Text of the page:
Choosing where your child goes to school is one of the biggest decisions you face. While it may feel intimidating to navigate your school options in Alabama and make a choice, you can do it! And remember, every child is unique. So, the “best” school for your child may look different than the “best” school for your neighbor’s child.
A good starting point for choosing a school is knowing your options. This post will break down the six main learning environments available in Alabama. In short, you can choose from traditional public schools, public charter schools, public magnet schools, private schools, online academies, and homeschooling.
First off, most families in Alabama choose for their children to attend traditional public schools. Traditional public schools are free to attend, open to all students, operated by school districts, and funded by federal, state, and local government. Did you know that public schools spend an average of $10,386 per pupil in Alabama?
In most states, families have some “open enrollment” options for public school, but Alabama does not offer open enrollment. What this means is that Alabama does not allow parents to choose traditional public schools outside of the schools assigned to their children by their districts. If you choose a traditional public school, it will likely need to be the school assigned by your district.
Depending on where you live in Alabama, you may have access to another public school option: public charter schools. These schools are tuition-free public schools that have extra freedom to innovate and are accountable to authorizers for student achievement.
Alabama enacted a charter school law in 2015, but only had one charter school until 2018. That year, the state’s second charter school — University Charter, operated by the University of West Alabama — opened.
Each public charter school has a charter which explains the school’s purpose and what specific community need it serves. For example, that be providing a STEAM program or offering a rigorous, literacy-based curriculum. If there are more families seeking admittance to a charter school than there are seats, the school typically uses a lottery system (like drawing random names out of a hat!) to determine admittance.
Magnet schools are another free public school option. Magnet schools allow kids to narrow in on a specific learning track, such as engineering or the performing arts; all the subjects at a magnet school are taught through the lenses of that specific track. Alabama has more than thirty magnet schools, and these might be a good option if there is one near you and your kid learns best by diving deep into a subject they are passionate about. If your child applies to and is accepted into a public magnet school, they can attend that school rather than their assigned public school.
In addition, you can choose private schools, nonpublic schools that charge tuition. Private schools come in all shapes and forms, from religious schools to schools designed for children with special needs. Alabama’s Indian Springs School offers a boarding school option with the motto of “learning through living,” for instance, while The Altamont School uses a college preparatory program where every class is an honors class.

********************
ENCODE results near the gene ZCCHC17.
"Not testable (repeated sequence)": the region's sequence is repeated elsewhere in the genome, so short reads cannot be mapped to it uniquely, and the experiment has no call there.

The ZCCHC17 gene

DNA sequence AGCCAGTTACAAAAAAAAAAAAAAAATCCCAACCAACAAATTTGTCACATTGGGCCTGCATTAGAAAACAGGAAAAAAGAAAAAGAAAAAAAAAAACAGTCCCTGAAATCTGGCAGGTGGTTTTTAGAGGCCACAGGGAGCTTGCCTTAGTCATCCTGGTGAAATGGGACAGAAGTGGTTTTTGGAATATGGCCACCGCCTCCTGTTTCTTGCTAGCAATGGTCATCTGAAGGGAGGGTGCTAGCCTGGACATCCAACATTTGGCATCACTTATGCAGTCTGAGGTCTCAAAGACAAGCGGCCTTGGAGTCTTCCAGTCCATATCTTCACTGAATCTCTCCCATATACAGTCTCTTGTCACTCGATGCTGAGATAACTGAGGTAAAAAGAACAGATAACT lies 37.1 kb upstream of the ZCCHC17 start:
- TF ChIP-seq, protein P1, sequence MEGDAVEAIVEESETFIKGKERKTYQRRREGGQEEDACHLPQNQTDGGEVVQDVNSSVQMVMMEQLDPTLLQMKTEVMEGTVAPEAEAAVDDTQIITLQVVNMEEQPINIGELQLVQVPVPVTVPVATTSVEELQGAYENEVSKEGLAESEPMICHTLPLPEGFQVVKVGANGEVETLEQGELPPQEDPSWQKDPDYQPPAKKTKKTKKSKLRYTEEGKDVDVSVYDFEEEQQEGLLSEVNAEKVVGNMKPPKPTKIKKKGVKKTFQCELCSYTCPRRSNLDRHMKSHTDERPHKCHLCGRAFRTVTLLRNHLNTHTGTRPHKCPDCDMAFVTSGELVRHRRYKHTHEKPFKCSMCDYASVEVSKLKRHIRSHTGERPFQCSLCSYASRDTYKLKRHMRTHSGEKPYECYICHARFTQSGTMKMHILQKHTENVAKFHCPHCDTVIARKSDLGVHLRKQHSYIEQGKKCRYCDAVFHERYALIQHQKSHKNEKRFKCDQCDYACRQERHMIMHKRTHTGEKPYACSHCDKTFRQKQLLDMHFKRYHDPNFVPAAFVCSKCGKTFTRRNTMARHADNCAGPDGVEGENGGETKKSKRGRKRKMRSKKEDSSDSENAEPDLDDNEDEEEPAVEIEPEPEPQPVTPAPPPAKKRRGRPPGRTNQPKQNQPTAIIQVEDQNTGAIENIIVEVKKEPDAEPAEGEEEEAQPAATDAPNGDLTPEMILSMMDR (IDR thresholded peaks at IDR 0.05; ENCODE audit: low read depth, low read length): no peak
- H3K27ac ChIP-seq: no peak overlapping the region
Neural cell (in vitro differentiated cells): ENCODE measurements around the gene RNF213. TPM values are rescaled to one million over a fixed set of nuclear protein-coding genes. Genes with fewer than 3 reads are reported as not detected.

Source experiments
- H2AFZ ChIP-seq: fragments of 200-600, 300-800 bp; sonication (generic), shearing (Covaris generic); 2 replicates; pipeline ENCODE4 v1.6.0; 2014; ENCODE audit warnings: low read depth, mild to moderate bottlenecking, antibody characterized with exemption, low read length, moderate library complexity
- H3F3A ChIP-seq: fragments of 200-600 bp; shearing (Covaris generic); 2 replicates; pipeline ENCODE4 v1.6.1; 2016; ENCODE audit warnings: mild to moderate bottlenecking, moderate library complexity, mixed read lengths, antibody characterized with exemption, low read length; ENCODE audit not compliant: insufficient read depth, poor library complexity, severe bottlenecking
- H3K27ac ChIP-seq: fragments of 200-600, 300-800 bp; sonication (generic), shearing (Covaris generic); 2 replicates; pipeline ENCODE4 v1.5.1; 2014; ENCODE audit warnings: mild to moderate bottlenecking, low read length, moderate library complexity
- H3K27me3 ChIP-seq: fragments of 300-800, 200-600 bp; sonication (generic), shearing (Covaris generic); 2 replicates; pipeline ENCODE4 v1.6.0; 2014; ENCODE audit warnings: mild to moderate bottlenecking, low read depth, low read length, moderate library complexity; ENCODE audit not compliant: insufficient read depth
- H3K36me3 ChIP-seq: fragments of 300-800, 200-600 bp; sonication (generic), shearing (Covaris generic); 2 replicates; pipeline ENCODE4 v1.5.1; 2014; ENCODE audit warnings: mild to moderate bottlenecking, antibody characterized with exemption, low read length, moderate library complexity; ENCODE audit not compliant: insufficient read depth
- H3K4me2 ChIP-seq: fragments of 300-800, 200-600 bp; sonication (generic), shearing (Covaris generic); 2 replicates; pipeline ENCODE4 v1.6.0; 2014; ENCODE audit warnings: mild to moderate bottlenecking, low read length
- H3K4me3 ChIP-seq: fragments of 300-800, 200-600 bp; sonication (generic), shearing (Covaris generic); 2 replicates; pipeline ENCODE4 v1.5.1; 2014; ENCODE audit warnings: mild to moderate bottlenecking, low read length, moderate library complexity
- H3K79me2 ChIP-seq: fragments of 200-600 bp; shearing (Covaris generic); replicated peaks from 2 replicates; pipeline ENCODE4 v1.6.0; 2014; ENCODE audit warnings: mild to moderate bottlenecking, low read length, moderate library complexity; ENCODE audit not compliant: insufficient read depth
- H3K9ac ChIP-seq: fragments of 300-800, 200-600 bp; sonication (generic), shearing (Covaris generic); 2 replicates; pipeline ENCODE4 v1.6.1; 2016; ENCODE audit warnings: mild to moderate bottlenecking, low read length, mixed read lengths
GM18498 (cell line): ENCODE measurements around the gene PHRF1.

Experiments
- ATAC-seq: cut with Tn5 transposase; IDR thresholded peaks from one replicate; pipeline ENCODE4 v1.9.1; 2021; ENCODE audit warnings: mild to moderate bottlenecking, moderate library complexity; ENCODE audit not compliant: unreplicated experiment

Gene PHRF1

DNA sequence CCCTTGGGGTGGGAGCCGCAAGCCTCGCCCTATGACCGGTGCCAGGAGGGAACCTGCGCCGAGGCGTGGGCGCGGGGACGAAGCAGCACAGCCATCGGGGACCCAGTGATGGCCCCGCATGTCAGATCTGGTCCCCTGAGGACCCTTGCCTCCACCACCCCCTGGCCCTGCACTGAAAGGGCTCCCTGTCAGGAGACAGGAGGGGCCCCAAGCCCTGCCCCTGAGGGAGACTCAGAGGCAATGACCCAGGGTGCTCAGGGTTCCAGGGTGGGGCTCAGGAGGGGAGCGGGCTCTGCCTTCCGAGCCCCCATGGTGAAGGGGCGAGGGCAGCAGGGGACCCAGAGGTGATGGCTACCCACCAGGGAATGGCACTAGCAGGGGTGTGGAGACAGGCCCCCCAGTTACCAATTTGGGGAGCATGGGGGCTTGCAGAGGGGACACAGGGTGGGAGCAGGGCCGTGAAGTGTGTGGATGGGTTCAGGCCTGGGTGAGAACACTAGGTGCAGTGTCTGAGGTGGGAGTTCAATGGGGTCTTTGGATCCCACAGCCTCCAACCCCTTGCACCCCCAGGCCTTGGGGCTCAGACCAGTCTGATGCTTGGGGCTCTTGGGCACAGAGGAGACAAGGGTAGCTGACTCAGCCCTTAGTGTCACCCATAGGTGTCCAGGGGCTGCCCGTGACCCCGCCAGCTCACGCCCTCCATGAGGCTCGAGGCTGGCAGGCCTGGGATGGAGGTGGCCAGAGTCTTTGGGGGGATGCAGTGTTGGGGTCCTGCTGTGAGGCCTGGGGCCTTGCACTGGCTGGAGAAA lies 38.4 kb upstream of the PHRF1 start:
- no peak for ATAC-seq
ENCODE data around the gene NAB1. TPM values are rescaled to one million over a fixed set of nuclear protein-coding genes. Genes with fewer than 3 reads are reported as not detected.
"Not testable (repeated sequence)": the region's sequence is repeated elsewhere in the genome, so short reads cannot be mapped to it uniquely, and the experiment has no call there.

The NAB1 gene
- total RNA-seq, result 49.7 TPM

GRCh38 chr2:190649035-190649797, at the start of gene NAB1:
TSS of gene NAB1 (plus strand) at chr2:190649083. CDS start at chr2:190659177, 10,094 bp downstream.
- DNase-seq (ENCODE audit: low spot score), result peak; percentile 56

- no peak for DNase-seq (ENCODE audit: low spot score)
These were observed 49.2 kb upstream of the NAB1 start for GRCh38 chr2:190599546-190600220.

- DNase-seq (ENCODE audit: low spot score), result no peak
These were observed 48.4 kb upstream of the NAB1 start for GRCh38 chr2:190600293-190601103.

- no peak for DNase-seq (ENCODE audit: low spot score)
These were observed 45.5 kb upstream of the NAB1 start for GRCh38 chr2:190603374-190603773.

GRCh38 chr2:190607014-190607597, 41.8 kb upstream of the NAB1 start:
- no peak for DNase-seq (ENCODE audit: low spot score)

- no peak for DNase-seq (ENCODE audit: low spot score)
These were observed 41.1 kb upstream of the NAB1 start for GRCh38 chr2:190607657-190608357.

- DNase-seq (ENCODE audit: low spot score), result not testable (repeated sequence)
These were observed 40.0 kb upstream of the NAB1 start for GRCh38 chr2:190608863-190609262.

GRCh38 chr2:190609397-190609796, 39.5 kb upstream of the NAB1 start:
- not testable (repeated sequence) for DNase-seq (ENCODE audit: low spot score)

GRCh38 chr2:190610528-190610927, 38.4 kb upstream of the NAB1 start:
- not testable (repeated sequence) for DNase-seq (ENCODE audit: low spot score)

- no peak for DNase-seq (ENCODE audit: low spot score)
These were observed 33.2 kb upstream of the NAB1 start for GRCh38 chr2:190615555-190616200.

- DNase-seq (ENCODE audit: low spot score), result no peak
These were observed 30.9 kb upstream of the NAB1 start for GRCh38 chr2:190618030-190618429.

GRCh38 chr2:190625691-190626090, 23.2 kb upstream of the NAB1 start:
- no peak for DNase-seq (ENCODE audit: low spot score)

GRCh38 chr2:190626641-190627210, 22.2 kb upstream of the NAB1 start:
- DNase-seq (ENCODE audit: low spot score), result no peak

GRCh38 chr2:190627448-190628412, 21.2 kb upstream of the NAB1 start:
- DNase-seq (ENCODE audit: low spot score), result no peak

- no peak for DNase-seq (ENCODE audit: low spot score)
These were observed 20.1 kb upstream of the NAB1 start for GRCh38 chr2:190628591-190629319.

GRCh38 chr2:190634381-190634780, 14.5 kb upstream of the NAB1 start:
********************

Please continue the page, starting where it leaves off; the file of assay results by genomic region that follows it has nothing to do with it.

While the cost of private school tuition may seem like a barrier, Alabama students below a certain income level or transferring from underperforming schools are eligible for state-run scholarship programs. Additional funding may be available from other sources. Also, effective in 2018, the federal government allows parents to save for K-12 private school tuition using tax-preferred 529 savings accounts?
Whether your child wants to accelerate learning or needs a quieter environment in which to focus, you may be interested in trying virtual school. Alabama offers several free, full-time online learning options for students, like Alabama Connections Academy and Alabama Virtual Academy. For free part-time classes, ACCESS Alabama functions as the state’s virtual school and is designed for high school students to take courses that may not be available (or easy to schedule) at their schools. Public school students in grades 9-12 can take classes for free; nonpublic school students can take courses for a fee.
In light of COVID-19, the Alabama Department of Education is taking steps to form a full-time, statewide online school that any K-12 student could opt into while remaining in their current district. This option may be available by August 2020.
Homeschooling, the process of parents educating students at home, is permitted in all 50 states, including Alabama. As both technology and school choices have spread in Alabama, homeschooling is an increasingly popular choice with more support and resources than ever. Check here to learn about homeschool laws and how to homeschool in Alabama. You may also be interested in checking out Homeschool Alabama.
For additional information about school choices in Alabama, visit these resources:
National School Choice Week 2021 will take place January 24 –30, 2021. We encourage all schools, homeschool groups, organizations and individuals to join the celebration. Click here for ideas, inspiration, and more information!
Alabama celebrated National School Choice Week 2020 with a record-breaking 1,107 events and activities across the state. Click the button below to learn more about school choice in Alabama.
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